Death is Inevitable

And the clock is ticking

At seventy-four years of age I am no spring chicken, as the saying goes, and I’ve been confronted anew about my advanced age as I’ve witnessed my younger brother dealing with serious heart problems, and two aging priest friends facing serious health issues of their own. Although the clock is ticking for all of us, once we begin to witness the decline of close friends, we realize that life itself is but a fleeting moment in time, and the promise of eternity with God becomes something more than simple theological speculation.

A doctor friend made the observation that the greatest hazard to our life is conception, because it is a death sentence. From the moment we are born we begin to die. The best way to approach the inevitability of our own death is to face it head on. Yet our culture fears death, avoids the thought of death, and masks it with platitudes when it does happen.

My best friend in college died back in 2007. Since he was the only member of the Orthodox Church in his family they chose to have him cremated, so there was no final kiss, no burial, no closure. Following the funeral in the parish church his priest and I joined his family and friends at an art gallery, where his work was often featured. While mingling with his wife, son and their friends, I happened upon a small box sitting on a pillar meant for a sculpture. Looking closely I saw decoupaged photos of my friend’s life. Among them was a photo of the two of us taken back in the 60’s, during our college days. Looking around to make sure no one was looking, I lifted the box in order to take a closer look at the photo. Instantly I knew it was my friend’s ashes, given the weight of the box. Laughing to myself, I knew he’d have been amused at the site of me discovering I was holding his remains in this small box.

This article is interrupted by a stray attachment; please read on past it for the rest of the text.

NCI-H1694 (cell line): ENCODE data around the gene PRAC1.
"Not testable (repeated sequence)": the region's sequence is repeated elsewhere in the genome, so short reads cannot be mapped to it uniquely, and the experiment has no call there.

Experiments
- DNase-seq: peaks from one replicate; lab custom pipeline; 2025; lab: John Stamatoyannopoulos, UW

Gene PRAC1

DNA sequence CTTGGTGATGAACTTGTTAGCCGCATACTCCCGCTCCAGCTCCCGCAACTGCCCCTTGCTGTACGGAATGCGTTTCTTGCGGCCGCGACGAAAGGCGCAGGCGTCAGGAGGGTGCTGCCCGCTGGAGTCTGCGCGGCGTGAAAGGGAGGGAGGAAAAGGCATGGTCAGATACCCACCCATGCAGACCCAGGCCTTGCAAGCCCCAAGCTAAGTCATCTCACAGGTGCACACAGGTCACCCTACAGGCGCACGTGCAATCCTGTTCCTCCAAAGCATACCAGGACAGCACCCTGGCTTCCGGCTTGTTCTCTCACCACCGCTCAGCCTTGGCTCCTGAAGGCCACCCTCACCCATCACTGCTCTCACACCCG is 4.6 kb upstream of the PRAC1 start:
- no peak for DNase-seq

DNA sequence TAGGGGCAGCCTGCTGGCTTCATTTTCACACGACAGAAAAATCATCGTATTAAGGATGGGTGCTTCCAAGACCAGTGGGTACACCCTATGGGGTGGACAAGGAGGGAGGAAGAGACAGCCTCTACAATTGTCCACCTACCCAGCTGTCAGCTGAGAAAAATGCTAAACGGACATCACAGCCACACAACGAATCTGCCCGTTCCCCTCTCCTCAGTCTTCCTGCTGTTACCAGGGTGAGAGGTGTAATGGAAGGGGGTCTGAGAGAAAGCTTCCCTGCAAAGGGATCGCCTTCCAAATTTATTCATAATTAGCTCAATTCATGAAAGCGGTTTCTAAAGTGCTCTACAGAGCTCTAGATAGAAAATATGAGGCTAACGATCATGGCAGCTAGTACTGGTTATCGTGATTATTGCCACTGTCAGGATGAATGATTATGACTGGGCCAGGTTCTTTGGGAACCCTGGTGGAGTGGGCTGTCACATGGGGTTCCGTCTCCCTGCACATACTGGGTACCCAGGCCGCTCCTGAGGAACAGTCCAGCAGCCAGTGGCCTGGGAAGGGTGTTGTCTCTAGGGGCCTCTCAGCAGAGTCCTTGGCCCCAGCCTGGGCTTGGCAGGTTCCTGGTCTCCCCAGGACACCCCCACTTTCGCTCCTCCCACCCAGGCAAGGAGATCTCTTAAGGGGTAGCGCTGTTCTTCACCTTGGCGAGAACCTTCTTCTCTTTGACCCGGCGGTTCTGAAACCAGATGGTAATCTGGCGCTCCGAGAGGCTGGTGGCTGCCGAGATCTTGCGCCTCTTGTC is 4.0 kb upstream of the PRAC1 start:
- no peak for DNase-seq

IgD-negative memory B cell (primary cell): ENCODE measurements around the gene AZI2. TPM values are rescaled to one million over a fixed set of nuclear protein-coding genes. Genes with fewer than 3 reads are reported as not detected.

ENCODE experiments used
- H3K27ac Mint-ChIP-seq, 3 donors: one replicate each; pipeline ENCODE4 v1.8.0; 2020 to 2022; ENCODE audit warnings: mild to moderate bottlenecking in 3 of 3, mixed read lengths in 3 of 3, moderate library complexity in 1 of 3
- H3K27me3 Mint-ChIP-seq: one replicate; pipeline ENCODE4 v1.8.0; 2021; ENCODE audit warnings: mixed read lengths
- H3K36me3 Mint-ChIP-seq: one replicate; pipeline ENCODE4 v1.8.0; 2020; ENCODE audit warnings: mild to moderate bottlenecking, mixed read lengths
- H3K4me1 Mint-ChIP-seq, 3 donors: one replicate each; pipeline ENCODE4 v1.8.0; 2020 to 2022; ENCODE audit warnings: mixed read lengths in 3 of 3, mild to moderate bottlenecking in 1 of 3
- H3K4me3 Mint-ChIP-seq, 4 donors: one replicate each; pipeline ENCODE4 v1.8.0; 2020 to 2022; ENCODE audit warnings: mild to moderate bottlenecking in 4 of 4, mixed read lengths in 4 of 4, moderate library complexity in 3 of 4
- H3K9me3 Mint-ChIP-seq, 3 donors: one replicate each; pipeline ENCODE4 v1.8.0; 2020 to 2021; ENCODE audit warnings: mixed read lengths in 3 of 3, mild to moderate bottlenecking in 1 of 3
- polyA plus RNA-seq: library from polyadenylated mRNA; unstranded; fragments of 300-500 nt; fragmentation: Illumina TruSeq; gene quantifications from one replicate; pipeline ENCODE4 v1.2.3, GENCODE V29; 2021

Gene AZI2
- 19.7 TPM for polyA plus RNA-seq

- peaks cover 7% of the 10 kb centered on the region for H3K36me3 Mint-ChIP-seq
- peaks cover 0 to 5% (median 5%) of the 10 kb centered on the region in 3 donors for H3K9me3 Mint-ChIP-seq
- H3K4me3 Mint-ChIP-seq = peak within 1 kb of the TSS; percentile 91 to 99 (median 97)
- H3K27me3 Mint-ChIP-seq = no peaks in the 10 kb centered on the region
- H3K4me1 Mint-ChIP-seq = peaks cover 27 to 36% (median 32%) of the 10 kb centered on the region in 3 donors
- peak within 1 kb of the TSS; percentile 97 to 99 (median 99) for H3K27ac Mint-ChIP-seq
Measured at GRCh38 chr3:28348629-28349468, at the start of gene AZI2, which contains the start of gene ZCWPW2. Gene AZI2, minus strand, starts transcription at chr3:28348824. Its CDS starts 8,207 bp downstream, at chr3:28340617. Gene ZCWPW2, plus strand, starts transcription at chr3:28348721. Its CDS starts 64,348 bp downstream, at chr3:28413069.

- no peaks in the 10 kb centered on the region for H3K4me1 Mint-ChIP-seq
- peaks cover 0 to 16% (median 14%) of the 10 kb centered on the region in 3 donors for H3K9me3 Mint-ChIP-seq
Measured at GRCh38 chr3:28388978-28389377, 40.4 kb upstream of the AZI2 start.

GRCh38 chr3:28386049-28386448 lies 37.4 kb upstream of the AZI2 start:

Since my friend was not responsible for the cremation, an Orthodox service was allowed. His priest, Father Nicholas, and I had a long discussion about the American approach to death, how we send our dying family members off to rest homes or hospices, and do everything we can to keep the unpleasantness of death out of sight.

Since we fear death, we do everything we can to avoid looking at it. Cremation is a convenient way of denying the reality of death because there is no body. Yet we Orthodox know that a burial service with an open coffin and graveside service are of benefit to friends and family because the whole process helps with closure.

Lowering the casket into the ground while everyone is there and allowing each person to drop a handful of earth into the grave, is a wonderful way of walking ourselves through the grief process. Denying the reality of death by hiding it from our consciousness only promotes a longer period of suffering loss of our loved one.

I have chosen the site of my own burial on the grounds of the monastery and hope to have a simple pine box built while I can still look at it. Setting it up in a corner of my cabin would allow me to use it as a bookcase before my death, remembering a man I once knew who used his pre-need coffin as a wine rack.